Best Psychiatric & Mental Health Clinical Nurse Schools

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Below you can search for and explore some the top psychiatric and mental health clinical nurse colleges and universities in the United States.

2018-2019 U.S. News & World Report’s Psychiatric & Mental Health Clinical Nurse College Rankings

Ranking College Name Location
Rush University Chicago, IL
Vanderbilt University Nashville, TN
University of Pennsylvania Philadelphia, PA
University of Washington Seattle, WA
Johns Hopkins University Baltimore, MD
#6 Tie
University of California – San Francisco San Francisco, CA
#6 Tie
University of Maryland – Baltimore Baltimore, MD
Yale University New Haven, CT
#9 Tie
Columbia University New York, NY
#9 Tie
University of North Carolina – Chapel Hill Chapel Hill, NC

Source: U.S. News & World Report

Psychiatric & Mental Health Clinical Nurses

Psychiatric and Mental Health nurses typically work as advanced practice Clinical Nurse Specialists (CNSs) or Nurse Practitioners in psychiatric hospitals, outpatient mental health clinics, psychiatric home care, outpatient mental health clinics, emergency psychiatric services, and substance abuse treatment facilities. Both the CNS and nurse practitioner are responsible for evaluating, assessing and diagnosing the mental health and state of patients, and identifying psychiatric disorders. They also provide psychotherapy to individual patients and their families.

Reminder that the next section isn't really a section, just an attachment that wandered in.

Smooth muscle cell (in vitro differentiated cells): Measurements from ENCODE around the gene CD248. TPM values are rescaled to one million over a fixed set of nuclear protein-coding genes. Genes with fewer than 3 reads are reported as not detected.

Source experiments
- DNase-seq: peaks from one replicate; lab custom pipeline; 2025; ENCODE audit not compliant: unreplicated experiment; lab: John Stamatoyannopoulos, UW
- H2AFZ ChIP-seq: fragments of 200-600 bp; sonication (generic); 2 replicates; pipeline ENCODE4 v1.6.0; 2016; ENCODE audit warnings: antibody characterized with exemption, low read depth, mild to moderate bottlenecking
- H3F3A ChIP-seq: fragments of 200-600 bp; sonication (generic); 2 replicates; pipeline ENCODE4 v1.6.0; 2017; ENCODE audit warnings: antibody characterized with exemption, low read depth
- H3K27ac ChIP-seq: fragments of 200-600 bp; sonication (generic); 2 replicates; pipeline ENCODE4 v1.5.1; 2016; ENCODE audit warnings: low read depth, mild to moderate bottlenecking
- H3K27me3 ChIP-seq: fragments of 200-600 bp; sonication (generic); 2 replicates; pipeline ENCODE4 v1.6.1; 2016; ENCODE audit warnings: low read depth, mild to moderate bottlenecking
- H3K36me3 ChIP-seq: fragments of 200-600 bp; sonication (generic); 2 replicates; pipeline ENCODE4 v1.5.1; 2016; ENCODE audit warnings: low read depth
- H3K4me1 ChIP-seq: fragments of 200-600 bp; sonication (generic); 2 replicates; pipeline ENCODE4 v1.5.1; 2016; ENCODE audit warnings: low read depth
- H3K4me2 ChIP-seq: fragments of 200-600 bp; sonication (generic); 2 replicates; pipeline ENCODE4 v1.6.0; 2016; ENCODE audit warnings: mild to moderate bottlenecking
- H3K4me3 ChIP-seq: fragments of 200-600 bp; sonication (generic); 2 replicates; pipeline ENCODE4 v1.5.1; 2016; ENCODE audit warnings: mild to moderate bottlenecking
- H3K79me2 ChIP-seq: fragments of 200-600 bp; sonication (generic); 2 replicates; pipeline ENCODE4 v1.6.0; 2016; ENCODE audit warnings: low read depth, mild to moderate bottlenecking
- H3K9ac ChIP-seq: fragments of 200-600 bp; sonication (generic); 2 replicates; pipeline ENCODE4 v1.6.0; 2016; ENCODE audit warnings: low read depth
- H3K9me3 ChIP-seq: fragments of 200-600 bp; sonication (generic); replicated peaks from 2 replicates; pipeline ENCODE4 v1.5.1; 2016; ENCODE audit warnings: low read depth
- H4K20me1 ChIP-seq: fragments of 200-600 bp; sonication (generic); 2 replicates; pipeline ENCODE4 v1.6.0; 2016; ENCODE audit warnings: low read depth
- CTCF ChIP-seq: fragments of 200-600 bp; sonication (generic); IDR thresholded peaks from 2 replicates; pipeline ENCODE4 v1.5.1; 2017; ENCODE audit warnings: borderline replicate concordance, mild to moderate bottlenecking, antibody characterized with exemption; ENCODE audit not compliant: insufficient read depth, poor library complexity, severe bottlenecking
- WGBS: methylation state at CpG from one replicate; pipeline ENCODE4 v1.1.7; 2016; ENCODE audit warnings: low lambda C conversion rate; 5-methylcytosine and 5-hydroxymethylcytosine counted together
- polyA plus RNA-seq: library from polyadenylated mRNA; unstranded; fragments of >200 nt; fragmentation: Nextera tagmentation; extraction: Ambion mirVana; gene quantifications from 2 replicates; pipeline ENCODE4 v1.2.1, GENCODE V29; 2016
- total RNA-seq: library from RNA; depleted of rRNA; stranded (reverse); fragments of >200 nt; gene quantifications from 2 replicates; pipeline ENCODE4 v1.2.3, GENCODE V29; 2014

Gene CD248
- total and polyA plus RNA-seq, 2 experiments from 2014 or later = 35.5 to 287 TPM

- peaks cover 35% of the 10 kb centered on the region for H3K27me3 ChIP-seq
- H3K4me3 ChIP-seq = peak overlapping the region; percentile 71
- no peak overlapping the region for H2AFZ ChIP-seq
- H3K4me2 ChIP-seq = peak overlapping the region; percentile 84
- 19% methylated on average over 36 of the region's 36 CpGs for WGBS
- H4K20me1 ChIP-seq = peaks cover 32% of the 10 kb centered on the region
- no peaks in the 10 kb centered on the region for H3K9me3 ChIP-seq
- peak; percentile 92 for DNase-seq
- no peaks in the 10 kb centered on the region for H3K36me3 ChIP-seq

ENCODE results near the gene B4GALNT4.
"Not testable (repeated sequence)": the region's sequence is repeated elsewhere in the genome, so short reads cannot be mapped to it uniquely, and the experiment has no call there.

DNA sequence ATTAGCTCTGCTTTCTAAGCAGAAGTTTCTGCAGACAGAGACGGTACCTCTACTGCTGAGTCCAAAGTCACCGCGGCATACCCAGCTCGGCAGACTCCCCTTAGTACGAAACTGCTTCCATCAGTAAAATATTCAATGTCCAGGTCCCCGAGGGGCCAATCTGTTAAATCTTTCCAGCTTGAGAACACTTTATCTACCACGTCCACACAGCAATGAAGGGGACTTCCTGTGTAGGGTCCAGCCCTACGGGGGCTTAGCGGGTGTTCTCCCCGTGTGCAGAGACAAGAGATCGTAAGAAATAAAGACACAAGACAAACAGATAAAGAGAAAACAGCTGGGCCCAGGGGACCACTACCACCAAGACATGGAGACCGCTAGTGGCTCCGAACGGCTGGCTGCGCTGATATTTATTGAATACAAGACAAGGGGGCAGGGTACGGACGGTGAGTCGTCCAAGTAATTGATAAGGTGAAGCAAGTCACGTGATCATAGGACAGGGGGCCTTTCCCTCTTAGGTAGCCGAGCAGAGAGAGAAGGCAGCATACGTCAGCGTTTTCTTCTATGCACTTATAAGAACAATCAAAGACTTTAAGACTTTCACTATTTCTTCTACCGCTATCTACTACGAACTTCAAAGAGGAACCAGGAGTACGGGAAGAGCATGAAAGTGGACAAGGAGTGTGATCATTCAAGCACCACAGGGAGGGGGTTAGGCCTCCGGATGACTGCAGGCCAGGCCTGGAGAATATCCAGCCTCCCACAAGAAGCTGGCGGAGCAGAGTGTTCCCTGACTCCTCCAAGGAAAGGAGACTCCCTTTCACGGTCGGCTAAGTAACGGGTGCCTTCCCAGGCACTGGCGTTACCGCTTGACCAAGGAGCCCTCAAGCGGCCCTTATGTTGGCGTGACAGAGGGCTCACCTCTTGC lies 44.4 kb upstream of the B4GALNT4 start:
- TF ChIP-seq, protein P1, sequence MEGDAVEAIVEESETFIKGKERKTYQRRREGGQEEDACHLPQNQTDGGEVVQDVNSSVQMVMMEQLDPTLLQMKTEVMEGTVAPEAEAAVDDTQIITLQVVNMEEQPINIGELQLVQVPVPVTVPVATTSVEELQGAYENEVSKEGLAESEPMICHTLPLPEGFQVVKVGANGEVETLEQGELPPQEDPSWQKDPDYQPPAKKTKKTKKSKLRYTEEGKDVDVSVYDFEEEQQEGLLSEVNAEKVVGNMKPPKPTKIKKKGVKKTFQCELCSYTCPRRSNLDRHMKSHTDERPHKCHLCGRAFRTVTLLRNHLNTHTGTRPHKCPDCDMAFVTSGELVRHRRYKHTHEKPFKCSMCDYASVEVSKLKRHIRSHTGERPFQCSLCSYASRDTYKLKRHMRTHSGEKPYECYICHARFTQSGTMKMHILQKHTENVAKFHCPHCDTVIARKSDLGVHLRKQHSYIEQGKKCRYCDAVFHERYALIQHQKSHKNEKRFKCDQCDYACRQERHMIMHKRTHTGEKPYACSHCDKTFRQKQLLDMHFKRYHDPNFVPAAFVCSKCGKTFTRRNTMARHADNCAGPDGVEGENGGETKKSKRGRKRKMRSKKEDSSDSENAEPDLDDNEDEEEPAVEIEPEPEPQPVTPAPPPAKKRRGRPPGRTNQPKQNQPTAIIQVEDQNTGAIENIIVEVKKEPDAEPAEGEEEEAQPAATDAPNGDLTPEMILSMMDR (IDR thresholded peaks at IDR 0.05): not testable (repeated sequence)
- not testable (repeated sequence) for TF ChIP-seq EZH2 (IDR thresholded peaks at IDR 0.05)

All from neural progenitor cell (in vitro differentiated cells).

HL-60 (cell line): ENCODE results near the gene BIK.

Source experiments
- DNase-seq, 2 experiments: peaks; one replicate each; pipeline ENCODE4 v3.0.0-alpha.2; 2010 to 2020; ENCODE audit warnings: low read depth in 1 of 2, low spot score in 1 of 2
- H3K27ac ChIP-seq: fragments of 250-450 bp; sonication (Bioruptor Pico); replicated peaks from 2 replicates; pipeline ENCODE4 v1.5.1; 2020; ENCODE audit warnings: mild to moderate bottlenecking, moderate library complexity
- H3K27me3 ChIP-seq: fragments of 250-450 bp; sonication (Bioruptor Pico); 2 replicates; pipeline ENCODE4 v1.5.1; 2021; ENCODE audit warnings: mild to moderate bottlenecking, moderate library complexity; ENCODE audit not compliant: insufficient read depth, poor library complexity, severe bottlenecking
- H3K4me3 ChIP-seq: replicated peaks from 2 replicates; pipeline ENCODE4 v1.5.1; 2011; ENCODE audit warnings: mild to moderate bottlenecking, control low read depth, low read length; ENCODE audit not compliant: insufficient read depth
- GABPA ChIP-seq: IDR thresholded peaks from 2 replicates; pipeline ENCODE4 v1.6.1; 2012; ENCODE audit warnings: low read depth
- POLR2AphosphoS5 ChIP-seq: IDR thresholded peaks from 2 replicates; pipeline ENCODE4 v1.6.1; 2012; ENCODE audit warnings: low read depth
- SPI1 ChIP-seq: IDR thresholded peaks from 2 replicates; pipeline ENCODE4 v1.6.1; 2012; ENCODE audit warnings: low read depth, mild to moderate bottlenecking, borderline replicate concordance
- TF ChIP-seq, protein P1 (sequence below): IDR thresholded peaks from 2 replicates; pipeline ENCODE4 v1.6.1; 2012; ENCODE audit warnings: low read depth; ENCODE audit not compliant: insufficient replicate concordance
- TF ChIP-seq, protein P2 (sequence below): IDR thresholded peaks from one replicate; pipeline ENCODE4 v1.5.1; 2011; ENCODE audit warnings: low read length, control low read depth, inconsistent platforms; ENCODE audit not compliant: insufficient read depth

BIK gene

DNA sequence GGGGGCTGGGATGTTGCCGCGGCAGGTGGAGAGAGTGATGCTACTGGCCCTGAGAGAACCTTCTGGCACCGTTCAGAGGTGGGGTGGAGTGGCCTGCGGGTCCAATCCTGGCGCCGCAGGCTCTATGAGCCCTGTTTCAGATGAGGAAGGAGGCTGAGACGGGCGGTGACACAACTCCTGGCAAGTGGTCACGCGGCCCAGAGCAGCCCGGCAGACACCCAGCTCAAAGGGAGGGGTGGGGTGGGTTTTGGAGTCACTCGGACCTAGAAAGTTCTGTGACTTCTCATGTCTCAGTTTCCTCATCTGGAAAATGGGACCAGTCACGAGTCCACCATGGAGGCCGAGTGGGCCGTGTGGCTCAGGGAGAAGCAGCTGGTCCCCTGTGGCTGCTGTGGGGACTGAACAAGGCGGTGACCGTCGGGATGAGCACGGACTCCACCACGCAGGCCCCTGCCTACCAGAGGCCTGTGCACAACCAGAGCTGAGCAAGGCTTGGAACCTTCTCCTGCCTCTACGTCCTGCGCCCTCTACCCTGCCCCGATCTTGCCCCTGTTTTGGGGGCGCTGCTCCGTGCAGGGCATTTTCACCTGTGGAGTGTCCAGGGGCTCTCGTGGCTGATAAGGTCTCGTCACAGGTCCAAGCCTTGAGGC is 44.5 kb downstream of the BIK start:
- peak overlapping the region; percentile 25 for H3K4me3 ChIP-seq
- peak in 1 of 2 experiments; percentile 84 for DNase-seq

Within the role of psychiatric and mental health nurse, clinical nurse specialists usually focus on supporting the over nursing and direct patient care process by providing education, training and leadership to other mental health nurses and support staff. They also focus on program development and quality improvement. In contrast, the nurse practitioner is responsible for identifying psychiatric disorders and prescribing the appropriate treatment to individual patients.

Psychiatric & Mental Health Clinical Nurses can become certified as an ANCC Adult Psychiatric-Mental Health Clinical Nurse Specialist (PMHCNS-BC). In order to do so, candidates must earn a master’s, post-graduate or doctoral degree from a college that provides a psychiatric-mental health clinical nurse specialist program accredited by the National League for Nursing Accrediting Commission (NLNAC) or Commission on Collegiate Nursing Education (CCNE). They must also be a licensed registered nurse and complete 500 hours of supervised clinical work in the capacity of a psychiatric/mental health clinical nurse.

Graduate programs in psychiatric and mental health clinical nursing typically include three major areas of study:

  • Advanced physical/health assessment
  • Advanced pharmacology
  • Advanced pathophysiology

Additional coursework may focus on helping nursing students develop the skills and knowledge necessary to provide both biological and psychotherapeutic interventions for patients in diverse settings who suffer from psychological and mental disorders. Finally, students must complete faculty-supervised clinical training which includes a minimum of 2 psychotherapeutic treatment modalities before they can graduate.

Students who complete an accredited Psychiatric-Mental Health Clinical Nurse Specialist program can then sit for the American Nurses Credentialing Center (ANCC) administered certification examination which will enable them to become a Child/Adolescent Psychiatric & Mental Health Clinical Nurse Specialist or Adult Psychiatric and Mental Health Clinical Nurse Specialist.

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